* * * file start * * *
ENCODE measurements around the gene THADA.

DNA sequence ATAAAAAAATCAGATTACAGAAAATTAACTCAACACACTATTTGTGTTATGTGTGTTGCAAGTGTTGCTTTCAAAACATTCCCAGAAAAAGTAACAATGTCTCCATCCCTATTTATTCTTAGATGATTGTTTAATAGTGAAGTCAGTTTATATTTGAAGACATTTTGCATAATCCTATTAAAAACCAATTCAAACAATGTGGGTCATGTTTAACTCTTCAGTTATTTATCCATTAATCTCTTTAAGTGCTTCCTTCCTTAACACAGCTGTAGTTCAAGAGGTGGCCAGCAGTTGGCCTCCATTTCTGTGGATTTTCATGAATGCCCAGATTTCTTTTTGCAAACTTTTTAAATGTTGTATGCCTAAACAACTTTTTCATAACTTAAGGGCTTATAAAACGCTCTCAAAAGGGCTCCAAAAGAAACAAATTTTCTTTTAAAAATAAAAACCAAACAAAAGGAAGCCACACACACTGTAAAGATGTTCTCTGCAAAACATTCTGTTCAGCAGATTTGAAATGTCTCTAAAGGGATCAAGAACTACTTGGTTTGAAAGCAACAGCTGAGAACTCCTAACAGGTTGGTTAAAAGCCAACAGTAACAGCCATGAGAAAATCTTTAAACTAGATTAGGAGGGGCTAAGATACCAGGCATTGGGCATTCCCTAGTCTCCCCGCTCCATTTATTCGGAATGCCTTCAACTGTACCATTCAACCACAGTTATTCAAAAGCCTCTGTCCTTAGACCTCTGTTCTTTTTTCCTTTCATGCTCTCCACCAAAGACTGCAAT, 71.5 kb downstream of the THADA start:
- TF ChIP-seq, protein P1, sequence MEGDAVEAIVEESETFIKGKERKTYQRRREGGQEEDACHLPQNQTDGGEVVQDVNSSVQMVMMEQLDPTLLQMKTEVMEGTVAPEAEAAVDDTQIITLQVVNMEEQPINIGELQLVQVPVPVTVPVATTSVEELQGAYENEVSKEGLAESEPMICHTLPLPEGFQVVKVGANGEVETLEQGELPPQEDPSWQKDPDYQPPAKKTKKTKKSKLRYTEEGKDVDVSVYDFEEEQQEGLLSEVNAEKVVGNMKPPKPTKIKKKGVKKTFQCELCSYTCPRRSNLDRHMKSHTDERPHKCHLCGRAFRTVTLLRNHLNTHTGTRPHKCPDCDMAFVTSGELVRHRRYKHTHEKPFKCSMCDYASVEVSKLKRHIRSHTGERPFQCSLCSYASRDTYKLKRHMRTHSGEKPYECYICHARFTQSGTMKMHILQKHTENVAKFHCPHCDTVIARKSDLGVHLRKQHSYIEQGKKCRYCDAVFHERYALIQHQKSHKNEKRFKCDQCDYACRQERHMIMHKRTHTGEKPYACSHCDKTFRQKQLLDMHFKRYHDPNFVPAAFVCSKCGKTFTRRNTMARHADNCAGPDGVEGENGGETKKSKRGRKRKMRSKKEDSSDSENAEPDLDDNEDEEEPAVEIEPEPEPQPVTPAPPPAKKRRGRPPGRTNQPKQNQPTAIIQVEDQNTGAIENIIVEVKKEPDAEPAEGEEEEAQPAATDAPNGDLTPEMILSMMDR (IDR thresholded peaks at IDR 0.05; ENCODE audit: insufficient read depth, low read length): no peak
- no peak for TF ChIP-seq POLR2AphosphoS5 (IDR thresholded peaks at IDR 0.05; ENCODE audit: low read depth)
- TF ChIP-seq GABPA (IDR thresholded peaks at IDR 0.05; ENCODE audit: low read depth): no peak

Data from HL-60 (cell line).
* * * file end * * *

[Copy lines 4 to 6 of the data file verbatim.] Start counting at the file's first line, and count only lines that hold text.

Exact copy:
- no peak for TF ChIP-seq POLR2AphosphoS5 (IDR thresholded peaks at IDR 0.05; ENCODE audit: low read depth)
- TF ChIP-seq GABPA (IDR thresholded peaks at IDR 0.05; ENCODE audit: low read depth): no peak

Data from HL-60 (cell line).